October 30, 2004

Is the Future Tense for Losers?

Economists Rosa Karapandza and Milos Bozovic of the Universitat Pompeu Fabra in Barcelona have written a paper [pdf] in which they report that there is a statistically significant negative correlation between the use of the future tense in companies' annual reports (10-K filings with the US Securities and Exchange Commission) and their performance. They report a similar relationship between the use of the future tense by US presidential candidates in debates and the results of the election: in every election since 1960, the candidate who used the future tense more frequently lost the election. On this basis, they predict a victory for Bush.

In the case of the company reports, one can imagine that companies that are doing well focus on their accomplishments, which they describe in the past tense, while weaker companies talk about what they are going to do, in the future tense. What might account for this effect in presidential elections, if it isn't just a fluke, is not obvious to me. It doesn't seem to reflect the advantage of the incumbent: In 1960, Nixon, who was Vice-President, used the future far more than Kennedy and lost; so did incumbent President Ford, who lost to Carter in 1976. Bush Senior was the incumbent in 1992 when he used the future more than Clinton and lost. On Tuesday we'll see how this holds up.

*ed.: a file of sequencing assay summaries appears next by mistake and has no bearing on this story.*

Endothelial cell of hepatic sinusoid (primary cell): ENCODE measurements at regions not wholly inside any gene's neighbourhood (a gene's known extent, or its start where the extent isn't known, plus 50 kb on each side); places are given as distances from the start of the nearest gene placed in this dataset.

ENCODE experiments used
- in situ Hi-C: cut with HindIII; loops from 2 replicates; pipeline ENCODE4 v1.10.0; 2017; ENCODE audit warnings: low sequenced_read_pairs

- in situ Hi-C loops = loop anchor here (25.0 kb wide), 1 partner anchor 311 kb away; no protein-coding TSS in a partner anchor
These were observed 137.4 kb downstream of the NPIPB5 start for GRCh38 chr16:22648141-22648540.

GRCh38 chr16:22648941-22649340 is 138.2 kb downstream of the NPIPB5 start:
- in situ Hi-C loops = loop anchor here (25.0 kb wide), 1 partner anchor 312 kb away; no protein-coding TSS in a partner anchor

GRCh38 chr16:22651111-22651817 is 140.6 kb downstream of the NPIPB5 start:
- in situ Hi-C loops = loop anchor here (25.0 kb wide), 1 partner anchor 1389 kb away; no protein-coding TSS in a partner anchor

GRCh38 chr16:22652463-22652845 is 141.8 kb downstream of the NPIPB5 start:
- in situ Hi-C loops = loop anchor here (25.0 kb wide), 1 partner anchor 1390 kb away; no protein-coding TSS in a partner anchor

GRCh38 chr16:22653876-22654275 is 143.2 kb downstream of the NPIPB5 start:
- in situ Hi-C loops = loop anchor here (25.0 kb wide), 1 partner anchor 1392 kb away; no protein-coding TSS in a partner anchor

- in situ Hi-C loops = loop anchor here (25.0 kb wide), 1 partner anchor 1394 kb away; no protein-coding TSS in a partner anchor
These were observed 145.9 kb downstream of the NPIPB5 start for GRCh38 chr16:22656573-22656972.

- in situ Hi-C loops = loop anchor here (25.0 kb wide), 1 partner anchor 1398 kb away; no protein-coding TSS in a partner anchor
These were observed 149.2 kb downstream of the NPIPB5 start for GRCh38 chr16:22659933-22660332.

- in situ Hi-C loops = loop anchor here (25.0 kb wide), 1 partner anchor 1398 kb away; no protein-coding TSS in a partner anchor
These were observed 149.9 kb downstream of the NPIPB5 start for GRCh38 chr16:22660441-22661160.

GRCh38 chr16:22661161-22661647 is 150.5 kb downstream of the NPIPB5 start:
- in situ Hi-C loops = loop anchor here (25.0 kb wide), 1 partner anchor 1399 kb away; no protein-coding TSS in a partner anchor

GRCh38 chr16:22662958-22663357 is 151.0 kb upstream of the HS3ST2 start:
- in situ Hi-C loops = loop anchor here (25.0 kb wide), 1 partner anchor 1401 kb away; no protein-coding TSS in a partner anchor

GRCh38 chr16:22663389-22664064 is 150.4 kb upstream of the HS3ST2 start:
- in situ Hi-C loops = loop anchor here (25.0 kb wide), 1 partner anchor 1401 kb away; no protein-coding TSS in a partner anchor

Update 2004/10/31: The Greenbay Packers beat the Washington Redskins today. This is supposed to predict that Kerry will win the election. We'll see if football is a more accurate predictor than use of the future tense.

Posted by Bill Poser at October 30, 2004 01:34 AM